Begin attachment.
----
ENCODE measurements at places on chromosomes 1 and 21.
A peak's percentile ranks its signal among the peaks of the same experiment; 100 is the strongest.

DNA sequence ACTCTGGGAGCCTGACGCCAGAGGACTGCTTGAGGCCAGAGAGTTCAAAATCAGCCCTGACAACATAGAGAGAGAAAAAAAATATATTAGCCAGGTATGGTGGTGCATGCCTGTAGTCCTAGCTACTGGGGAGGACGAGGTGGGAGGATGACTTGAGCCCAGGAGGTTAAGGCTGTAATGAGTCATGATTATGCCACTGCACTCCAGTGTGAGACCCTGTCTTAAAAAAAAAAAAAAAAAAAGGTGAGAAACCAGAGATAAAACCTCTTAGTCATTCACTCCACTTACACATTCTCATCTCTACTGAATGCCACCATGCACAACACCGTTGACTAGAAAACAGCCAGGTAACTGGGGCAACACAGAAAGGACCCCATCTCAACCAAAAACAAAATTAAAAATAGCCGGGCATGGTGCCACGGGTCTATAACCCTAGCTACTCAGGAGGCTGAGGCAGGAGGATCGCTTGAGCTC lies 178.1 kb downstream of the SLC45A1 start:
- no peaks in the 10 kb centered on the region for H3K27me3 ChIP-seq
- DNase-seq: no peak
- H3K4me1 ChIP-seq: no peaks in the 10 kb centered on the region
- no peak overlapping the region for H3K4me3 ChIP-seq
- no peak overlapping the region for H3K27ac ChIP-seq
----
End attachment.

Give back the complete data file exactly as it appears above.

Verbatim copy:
ENCODE measurements at places on chromosomes 1 and 21.
A peak's percentile ranks its signal among the peaks of the same experiment; 100 is the strongest.

DNA sequence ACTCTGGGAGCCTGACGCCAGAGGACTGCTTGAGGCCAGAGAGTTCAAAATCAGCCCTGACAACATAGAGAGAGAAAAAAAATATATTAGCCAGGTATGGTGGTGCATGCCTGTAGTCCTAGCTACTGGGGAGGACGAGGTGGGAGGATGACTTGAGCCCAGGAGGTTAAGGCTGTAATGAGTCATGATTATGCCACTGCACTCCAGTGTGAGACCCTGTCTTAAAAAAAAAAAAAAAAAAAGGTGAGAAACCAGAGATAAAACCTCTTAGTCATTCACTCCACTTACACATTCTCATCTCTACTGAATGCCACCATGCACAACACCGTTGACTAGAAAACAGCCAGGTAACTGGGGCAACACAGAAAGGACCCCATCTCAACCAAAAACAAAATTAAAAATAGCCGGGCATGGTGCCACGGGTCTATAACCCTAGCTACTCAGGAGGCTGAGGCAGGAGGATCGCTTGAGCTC lies 178.1 kb downstream of the SLC45A1 start:
- no peaks in the 10 kb centered on the region for H3K27me3 ChIP-seq
- DNase-seq: no peak
- H3K4me1 ChIP-seq: no peaks in the 10 kb centered on the region
- no peak overlapping the region for H3K4me3 ChIP-seq
- no peak overlapping the region for H3K27ac ChIP-seq